Series of words: We shopped for strawberries, bananas, apples, and pineapples in the farmer’s market.
Series of phrases: Milan looked under the desk, in the cupboards, and in the drawers for his lost file.
Using a comma to set off nonrestrictive clauses in a sentence
Sometimes a comma is used to enclose a clause within a sentence that might not be very important, or directly essential to the meaning of the sentence.
- Example: Sandra, who went fishing with Mary last year, is starting her job in Canada.
Setting off appositives using a comma
Appositives often offer non-essential information and essentially is a noun or noun phrase that renames a nearby noun.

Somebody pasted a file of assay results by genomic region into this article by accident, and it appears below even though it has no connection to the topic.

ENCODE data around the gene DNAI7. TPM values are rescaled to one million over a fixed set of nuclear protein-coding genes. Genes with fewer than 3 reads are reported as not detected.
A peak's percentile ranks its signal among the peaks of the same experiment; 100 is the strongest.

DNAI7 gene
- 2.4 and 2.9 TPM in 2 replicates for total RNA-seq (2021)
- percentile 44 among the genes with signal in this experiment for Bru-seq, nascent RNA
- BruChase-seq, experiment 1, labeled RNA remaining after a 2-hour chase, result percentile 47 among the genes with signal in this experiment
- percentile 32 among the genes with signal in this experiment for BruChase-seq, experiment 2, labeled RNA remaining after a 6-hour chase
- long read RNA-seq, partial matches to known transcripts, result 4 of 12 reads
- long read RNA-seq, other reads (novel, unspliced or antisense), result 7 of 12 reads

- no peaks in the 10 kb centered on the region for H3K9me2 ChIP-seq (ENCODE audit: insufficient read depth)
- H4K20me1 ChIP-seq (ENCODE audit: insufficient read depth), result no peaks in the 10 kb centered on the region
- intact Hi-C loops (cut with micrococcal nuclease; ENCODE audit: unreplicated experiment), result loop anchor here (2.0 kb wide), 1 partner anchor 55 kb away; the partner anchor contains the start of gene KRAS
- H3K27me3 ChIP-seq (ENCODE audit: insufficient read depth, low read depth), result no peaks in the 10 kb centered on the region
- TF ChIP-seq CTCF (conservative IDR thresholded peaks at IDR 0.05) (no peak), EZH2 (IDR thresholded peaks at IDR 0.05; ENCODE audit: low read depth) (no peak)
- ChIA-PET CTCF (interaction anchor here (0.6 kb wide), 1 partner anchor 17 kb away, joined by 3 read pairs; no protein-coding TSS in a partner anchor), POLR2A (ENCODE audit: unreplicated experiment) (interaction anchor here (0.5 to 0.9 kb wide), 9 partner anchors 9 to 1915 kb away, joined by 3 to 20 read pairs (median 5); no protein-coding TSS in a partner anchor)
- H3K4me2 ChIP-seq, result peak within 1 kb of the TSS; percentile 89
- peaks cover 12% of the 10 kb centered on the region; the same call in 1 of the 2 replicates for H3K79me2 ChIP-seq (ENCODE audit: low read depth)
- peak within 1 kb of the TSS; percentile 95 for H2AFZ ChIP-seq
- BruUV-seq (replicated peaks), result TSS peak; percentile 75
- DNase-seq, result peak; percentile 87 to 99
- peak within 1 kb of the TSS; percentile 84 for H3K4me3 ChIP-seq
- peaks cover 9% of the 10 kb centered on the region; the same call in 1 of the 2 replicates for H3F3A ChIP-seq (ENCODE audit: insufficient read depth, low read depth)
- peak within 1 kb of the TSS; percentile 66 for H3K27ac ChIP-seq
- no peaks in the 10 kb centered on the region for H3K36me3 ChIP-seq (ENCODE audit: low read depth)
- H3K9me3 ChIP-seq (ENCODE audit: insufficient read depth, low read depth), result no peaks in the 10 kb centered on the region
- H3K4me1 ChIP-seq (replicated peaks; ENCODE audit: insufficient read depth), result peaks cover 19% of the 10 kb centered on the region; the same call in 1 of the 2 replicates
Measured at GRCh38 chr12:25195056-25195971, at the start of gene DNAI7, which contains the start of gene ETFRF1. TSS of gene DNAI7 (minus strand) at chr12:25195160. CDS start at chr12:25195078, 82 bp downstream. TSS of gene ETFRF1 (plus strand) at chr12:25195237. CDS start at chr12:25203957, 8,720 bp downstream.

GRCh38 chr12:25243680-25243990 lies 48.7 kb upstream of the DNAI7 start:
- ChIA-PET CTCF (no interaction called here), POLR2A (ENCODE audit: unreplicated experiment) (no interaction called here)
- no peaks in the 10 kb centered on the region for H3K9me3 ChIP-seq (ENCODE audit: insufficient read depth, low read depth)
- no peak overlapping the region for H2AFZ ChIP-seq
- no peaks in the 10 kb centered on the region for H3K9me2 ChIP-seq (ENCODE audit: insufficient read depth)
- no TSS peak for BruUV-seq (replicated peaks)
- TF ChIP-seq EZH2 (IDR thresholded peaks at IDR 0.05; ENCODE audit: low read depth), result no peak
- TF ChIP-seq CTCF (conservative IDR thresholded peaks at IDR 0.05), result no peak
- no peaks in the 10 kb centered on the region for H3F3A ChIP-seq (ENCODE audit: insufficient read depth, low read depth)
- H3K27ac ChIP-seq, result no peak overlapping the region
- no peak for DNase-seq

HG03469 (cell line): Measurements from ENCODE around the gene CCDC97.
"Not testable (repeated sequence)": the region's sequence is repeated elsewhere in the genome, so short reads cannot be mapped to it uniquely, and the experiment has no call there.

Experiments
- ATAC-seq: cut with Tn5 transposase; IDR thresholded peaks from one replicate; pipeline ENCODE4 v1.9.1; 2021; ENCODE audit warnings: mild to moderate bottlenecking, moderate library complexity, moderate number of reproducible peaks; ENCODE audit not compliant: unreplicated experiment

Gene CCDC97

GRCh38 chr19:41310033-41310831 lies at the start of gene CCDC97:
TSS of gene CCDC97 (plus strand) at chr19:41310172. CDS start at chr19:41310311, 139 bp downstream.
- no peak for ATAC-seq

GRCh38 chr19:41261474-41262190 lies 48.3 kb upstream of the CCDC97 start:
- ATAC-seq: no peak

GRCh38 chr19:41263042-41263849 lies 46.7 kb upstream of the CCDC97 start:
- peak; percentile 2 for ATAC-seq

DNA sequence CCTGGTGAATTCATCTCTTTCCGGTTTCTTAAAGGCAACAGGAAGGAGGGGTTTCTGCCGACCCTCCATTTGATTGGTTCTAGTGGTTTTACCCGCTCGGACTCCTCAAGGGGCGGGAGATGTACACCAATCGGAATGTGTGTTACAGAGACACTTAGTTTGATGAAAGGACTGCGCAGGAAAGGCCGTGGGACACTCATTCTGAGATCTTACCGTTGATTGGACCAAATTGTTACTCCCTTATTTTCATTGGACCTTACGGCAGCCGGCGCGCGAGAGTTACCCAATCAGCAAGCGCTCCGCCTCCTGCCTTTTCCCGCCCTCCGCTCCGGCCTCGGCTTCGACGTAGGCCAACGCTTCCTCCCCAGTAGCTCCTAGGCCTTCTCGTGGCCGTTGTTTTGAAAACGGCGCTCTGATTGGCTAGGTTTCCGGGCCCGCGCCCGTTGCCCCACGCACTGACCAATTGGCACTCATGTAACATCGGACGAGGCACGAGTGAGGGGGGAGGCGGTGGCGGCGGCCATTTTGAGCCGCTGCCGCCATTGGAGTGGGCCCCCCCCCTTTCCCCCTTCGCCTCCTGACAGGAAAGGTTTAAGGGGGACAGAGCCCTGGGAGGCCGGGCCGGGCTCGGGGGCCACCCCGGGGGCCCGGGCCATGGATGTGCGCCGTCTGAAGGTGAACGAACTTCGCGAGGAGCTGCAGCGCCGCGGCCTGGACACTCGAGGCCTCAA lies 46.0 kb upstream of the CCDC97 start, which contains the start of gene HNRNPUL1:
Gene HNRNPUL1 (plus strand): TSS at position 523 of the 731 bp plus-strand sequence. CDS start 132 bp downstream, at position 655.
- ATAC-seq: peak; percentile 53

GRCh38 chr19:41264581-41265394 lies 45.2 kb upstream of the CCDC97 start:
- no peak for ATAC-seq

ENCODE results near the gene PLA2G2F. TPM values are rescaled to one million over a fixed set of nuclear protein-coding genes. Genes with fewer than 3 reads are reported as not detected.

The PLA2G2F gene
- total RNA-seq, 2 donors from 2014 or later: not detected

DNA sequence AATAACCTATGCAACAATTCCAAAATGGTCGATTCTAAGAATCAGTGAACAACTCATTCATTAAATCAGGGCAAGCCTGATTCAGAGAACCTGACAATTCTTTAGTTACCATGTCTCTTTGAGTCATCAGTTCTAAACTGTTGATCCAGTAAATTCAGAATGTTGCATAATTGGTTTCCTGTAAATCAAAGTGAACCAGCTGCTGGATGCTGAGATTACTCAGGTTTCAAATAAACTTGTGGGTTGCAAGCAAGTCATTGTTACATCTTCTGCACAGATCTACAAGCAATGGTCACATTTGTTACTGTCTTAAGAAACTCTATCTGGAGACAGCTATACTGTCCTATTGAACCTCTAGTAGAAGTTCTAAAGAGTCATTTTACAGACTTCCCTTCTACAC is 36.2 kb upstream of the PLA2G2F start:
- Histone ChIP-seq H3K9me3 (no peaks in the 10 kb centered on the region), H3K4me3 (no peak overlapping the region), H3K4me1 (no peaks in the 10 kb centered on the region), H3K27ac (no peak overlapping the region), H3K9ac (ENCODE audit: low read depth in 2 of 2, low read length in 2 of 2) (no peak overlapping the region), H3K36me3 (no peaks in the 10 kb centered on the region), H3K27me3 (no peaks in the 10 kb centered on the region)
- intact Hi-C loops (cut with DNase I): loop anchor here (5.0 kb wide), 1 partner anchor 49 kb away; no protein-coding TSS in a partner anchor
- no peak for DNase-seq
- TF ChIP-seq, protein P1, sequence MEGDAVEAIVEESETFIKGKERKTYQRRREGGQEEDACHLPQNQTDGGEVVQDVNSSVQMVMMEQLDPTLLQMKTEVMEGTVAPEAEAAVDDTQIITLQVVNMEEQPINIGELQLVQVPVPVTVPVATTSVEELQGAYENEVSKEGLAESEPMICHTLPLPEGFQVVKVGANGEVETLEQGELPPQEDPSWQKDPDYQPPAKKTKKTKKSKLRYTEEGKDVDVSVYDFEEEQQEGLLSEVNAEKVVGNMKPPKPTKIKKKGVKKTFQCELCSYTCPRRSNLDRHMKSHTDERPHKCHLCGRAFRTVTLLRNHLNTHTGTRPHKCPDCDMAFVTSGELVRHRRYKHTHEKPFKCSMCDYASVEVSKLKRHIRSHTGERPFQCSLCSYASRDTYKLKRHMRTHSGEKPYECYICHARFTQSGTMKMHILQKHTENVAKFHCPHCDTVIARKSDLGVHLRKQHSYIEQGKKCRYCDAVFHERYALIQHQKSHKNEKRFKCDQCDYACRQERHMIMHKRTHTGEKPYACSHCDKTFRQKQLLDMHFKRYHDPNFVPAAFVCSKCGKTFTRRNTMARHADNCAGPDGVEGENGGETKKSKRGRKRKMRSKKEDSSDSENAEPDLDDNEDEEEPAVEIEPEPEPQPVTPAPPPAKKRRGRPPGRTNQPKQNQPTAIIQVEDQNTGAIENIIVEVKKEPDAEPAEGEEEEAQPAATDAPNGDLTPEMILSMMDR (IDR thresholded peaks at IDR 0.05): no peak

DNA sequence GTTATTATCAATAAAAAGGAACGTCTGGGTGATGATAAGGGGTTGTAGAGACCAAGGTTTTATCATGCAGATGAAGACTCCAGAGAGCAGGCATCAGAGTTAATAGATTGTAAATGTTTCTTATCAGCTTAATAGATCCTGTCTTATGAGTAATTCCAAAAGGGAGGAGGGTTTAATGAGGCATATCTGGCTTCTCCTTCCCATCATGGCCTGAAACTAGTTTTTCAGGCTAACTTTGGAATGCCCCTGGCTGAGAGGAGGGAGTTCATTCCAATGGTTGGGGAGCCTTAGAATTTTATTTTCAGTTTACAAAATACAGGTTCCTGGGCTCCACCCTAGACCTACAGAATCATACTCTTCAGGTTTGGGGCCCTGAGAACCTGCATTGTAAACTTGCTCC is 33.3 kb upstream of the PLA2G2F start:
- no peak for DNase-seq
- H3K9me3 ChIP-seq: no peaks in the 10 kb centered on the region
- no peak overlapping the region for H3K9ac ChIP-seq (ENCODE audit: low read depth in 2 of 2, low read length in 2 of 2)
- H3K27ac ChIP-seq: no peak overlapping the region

- Example: The Oklahoma Jets, the underdogs, took everyone by surprise by winning the Super Bowl.
Indicting direct address
Direct addressing is often indicated by the use of a comma before such as to make the listener understand that they are being directly addressed.
- Example: I think, Mary, you are blowing the matter out of proportion.
Sandra, I think you are wrong in this situation.
How to use commas
Separating Items in a List
Using commas to separate items in a list is a great way to keep the items separated, and yet bring them together in the same sentences. Commas are often used to separate series of words, clauses, or even phrases.
Series of words: We got pencils, erasers, pens, and rulers from the stationary shop.
Series of clauses: Lily promised that she would be a good girl, will listen to her teachers, and would not beat her brother.
Series of phrases: The class teacher looked through the drawers, in the desks, and in the cupboards to look for the missing registers.